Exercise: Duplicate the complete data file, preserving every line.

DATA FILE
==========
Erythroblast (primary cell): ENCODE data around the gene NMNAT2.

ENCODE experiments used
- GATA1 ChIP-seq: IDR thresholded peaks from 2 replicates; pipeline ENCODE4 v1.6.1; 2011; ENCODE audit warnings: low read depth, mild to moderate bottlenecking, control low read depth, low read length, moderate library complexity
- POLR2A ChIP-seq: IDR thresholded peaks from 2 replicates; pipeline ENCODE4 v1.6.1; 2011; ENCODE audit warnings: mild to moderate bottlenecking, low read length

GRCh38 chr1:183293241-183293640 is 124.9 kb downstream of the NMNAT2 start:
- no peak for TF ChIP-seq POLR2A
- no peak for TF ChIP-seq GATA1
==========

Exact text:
Erythroblast (primary cell): ENCODE data around the gene NMNAT2.

ENCODE experiments used
- GATA1 ChIP-seq: IDR thresholded peaks from 2 replicates; pipeline ENCODE4 v1.6.1; 2011; ENCODE audit warnings: low read depth, mild to moderate bottlenecking, control low read depth, low read length, moderate library complexity
- POLR2A ChIP-seq: IDR thresholded peaks from 2 replicates; pipeline ENCODE4 v1.6.1; 2011; ENCODE audit warnings: mild to moderate bottlenecking, low read length

GRCh38 chr1:183293241-183293640 is 124.9 kb downstream of the NMNAT2 start:
- no peak for TF ChIP-seq POLR2A
- no peak for TF ChIP-seq GATA1